- Proposed 2021 Formal Ethics Opinion 2, A Lawyer’s Professional Responsibility in Identifying and Avoiding Counterfeit Checks (proposed opinion discusses a lawyer’s professional responsibility to safeguard entrusted funds by identifying and avoiding purported transactions involving counterfeit checks); and
- Proposed 2021 Formal Ethics Opinion 3, Charging Fees to Opposing Party in Residential Real Estate Closing (proposed opinion rules that a closing lawyer representing the buyer in a residential real estate transaction may not charge a fee to a separately represented opposing party unless the party consents to the fee and the lawyer complies with Rules 1.5(a) and 1.8(f)).
The Ethics Committee welcomes comments on the proposed formal ethics opinions. Comments may be submitted by email to email@example.com.
During the quarter, the Grievance Committee considered 192 files. The committee dismissed 149 files, dismissed and retained one file, and continued two files. Seven lawyers were referred to the Trust Accounting Compliance Program, six lawyers received letters of caution, eight lawyers received letters of warning, five lawyers received admonitions, four lawyers received reprimands, three lawyers received censures, and six lawyers were referred to the Disciplinary Hearing Commission for trial.
Amendments Approved by the Supreme Court
On April 21, 2021, the North Carolina Supreme Court approved the following amendments. (For the complete text see the Fall 2020 and Winter 2020 editions of the Journal.)
Amendments to the Rules Governing Admission to the Practice of Law
Section .0900, Examinations
The requirement in Rules Governing Admission to the Practice of Law that the bar exam be administered in Wake County was removed. This change permits the exam to be administered anywhere in North Carolina.
Amendments to the Student Practice Rules
27 N.C.A.C. 1C, Section .0200, Rules Governing the Practical Training of Law Students
The rule amendments clarify the different forms of student practice placements outside the law school and the supervision requirements for those placements. In addition, throughout the rules, the term “student intern” is replaced with “certified law student” to avoid confusion between student practice in law school clinics and practice placements outside the law school.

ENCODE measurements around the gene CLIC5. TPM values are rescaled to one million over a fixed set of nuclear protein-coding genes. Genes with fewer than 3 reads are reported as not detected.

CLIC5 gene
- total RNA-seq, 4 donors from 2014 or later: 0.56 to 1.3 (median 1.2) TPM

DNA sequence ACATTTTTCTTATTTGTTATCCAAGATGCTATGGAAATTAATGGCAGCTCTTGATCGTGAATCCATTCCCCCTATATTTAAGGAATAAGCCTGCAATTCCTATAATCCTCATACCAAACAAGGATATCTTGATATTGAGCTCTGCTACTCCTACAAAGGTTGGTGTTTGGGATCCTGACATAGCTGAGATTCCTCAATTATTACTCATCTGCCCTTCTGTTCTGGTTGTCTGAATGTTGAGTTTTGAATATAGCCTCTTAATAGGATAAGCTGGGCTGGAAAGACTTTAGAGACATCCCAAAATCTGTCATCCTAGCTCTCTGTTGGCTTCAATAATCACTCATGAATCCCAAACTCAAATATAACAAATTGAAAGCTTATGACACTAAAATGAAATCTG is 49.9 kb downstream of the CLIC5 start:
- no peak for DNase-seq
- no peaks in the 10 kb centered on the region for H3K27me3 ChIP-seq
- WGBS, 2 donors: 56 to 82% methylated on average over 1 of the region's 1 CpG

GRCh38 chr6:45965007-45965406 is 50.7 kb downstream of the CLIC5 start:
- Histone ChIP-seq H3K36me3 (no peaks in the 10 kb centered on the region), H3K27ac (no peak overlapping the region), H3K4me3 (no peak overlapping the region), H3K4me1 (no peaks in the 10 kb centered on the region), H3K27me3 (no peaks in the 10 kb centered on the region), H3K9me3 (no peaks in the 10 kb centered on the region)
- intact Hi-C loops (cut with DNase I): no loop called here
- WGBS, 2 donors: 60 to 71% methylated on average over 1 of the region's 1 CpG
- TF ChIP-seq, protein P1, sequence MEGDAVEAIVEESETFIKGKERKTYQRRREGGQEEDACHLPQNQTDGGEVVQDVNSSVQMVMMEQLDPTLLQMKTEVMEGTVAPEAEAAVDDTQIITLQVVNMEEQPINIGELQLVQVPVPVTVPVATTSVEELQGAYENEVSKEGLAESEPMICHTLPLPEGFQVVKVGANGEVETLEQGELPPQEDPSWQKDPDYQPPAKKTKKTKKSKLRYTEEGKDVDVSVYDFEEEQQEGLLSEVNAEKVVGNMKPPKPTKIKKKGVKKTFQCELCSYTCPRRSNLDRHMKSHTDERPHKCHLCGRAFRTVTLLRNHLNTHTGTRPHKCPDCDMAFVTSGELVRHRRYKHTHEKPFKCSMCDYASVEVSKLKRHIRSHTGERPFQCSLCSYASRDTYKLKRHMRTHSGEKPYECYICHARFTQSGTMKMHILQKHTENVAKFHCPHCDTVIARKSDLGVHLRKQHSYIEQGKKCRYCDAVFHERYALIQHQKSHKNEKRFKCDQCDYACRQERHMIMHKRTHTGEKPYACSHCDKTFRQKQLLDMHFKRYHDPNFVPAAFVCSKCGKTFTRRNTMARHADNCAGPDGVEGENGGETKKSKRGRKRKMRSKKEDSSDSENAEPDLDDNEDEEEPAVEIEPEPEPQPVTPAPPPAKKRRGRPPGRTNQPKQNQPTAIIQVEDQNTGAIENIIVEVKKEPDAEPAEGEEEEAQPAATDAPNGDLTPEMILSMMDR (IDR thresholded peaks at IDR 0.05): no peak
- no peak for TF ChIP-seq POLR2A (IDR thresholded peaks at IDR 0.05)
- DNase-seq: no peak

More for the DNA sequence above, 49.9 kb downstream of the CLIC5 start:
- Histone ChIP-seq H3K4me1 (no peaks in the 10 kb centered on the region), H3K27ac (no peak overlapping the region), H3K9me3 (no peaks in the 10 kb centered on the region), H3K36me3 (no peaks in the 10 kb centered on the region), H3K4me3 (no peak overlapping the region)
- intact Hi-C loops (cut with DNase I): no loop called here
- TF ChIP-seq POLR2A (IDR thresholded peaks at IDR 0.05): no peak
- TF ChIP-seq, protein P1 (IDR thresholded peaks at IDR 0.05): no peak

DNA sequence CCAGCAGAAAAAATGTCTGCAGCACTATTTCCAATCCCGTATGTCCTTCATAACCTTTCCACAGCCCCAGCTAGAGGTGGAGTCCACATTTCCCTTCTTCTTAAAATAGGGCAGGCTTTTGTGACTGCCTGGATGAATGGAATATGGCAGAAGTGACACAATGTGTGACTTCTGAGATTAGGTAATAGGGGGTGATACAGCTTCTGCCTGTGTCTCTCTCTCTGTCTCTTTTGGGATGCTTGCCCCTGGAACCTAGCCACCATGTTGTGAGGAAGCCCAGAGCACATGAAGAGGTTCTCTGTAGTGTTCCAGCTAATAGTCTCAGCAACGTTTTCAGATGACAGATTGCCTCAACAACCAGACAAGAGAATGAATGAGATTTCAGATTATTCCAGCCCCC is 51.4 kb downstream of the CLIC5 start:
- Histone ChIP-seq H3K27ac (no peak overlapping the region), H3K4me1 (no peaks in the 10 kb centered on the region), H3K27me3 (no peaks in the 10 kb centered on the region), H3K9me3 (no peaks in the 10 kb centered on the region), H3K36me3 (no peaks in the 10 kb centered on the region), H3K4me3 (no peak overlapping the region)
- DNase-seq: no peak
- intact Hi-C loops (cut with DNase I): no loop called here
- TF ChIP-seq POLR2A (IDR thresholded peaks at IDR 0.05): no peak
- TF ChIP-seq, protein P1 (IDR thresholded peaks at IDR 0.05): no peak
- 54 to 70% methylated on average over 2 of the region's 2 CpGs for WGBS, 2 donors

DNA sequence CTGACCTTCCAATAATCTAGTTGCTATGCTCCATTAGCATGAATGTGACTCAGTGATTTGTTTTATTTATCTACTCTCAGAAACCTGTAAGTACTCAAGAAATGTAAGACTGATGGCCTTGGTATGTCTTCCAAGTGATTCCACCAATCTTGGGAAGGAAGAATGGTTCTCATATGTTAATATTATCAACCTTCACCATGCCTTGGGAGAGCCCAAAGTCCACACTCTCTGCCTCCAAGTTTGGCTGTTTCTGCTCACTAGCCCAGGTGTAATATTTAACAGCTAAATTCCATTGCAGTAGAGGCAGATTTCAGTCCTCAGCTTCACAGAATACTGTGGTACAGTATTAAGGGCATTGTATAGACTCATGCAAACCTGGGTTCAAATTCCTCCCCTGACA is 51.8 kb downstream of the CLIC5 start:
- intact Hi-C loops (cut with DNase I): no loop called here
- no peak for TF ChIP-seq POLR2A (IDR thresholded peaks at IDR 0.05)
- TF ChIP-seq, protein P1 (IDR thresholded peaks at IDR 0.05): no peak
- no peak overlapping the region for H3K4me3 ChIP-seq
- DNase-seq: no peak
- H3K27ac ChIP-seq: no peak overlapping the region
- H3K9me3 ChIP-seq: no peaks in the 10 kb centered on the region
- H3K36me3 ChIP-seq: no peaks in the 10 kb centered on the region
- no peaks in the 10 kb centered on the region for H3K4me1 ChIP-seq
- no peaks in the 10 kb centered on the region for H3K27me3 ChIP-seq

Amendments to Rule 1.5 of the Rules of Professional Conduct
27 N.C.A.C. 2, Rules of Professional Conduct, Rule 1.5, Fees
Amendments to Rule 1.5 add a specific prohibition on charging a client for responding to an inquiry by a disciplinary authority regarding allegations of professional misconduct by the lawyer; for responding to a Client Security Fund claim alleging wrongful conduct by the lawyer; or for responding to and participating in the resolution of a petition for resolution of a disputed fee against the lawyer.
Amendments to the Advertising Rules in the Rules of Professional Conduct
27 N.C.A.C. 2, Rules of Professional Conduct, Rules 7.1-7.5, Information About Legal Services
Comprehensive amendments to the rules on legal advertising in Rules 7.1-7.5, Information About Legal Services, of the Rules of Professional Conduct accomplish the following: strengthen and prioritize the prohibition on false and misleading communications concerning a lawyer’s services; streamline the rules on advertising and eliminate unnecessary or unclear provisions; update the rules to reflect the current state of society and the profession, including the recognition of technology’s presence in personal and professional lives and the evolution of the consuming public; and enable lawyers to communicate effectively and truthfully about the availability of legal services.
Amendments Pending Approval by the Supreme Court
At its meeting on April 16, 2021, the Council of the North Carolina State Bar voted to adopt the following rule amendments for transmission to the North Carolina Supreme Court for its approval. (For the complete text of the rule amendments, see the Winter 2020 and Spring 2021 editions of the Journal.)
Proposed Amendments to the Rules on Organization of the North Carolina State Bar
27 N.C.A.C. 1A, Section .0800, Election and Appointment of State Bar Councilors
The proposed amendments permit notices for district bar elections for State Bar councilors to be sent via email.
Proposed Amendments to the Rules Governing the Continuing Legal Education Program
27 N.C.A.C. 1D, Section .1500, Rules Governing the Administration of the Continuing Legal Education Program
The proposed amendments add “Diversity, Inclusion, and Elimination of Bias Training” to the definitions in Rule .1501 and, in Rule .1518, include such training in the 2022 CLE requirements for active members of the State Bar.
Proposed Amendments to the Rules for Legal Specialization
27 N.C.A.C. 1D, Section .1700, The Plan for Legal Specialization
The proposed amendments eliminate a designated time of year for the Board of Legal Specialization’s annual meeting, permit notice of meetings by email, and correct references to the Rules of Professional Conduct.